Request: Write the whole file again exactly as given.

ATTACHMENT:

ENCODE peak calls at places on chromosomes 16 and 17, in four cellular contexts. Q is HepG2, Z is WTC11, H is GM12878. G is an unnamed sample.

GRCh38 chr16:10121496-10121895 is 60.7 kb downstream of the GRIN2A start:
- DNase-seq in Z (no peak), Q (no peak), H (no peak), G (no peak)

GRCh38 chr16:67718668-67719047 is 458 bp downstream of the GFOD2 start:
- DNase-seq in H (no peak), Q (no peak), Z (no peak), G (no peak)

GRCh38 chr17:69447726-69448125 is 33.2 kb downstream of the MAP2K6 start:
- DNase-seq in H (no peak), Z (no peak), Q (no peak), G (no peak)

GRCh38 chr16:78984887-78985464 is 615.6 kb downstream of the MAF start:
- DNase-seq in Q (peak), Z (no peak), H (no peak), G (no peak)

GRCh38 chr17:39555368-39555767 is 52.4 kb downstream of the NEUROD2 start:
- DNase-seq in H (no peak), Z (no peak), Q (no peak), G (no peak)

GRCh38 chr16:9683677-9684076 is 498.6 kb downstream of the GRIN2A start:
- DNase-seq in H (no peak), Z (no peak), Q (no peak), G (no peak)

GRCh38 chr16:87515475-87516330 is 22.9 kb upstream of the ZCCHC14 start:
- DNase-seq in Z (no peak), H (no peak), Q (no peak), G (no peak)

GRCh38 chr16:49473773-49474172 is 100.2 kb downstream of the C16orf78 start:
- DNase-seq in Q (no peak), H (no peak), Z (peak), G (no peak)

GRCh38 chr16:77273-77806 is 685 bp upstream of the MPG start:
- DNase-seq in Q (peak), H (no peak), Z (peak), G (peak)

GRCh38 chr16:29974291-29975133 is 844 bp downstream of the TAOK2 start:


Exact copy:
ENCODE peak calls at places on chromosomes 16 and 17, in four cellular contexts. Q is HepG2, Z is WTC11, H is GM12878. G is an unnamed sample.

GRCh38 chr16:10121496-10121895 is 60.7 kb downstream of the GRIN2A start:
- DNase-seq in Z (no peak), Q (no peak), H (no peak), G (no peak)

GRCh38 chr16:67718668-67719047 is 458 bp downstream of the GFOD2 start:
- DNase-seq in H (no peak), Q (no peak), Z (no peak), G (no peak)

GRCh38 chr17:69447726-69448125 is 33.2 kb downstream of the MAP2K6 start:
- DNase-seq in H (no peak), Z (no peak), Q (no peak), G (no peak)

GRCh38 chr16:78984887-78985464 is 615.6 kb downstream of the MAF start:
- DNase-seq in Q (peak), Z (no peak), H (no peak), G (no peak)

GRCh38 chr17:39555368-39555767 is 52.4 kb downstream of the NEUROD2 start:
- DNase-seq in H (no peak), Z (no peak), Q (no peak), G (no peak)

GRCh38 chr16:9683677-9684076 is 498.6 kb downstream of the GRIN2A start:
- DNase-seq in H (no peak), Z (no peak), Q (no peak), G (no peak)

GRCh38 chr16:87515475-87516330 is 22.9 kb upstream of the ZCCHC14 start:
- DNase-seq in Z (no peak), H (no peak), Q (no peak), G (no peak)

GRCh38 chr16:49473773-49474172 is 100.2 kb downstream of the C16orf78 start:
- DNase-seq in Q (no peak), H (no peak), Z (peak), G (no peak)

GRCh38 chr16:77273-77806 is 685 bp upstream of the MPG start:
- DNase-seq in Q (peak), H (no peak), Z (peak), G (peak)

GRCh38 chr16:29974291-29975133 is 844 bp downstream of the TAOK2 start: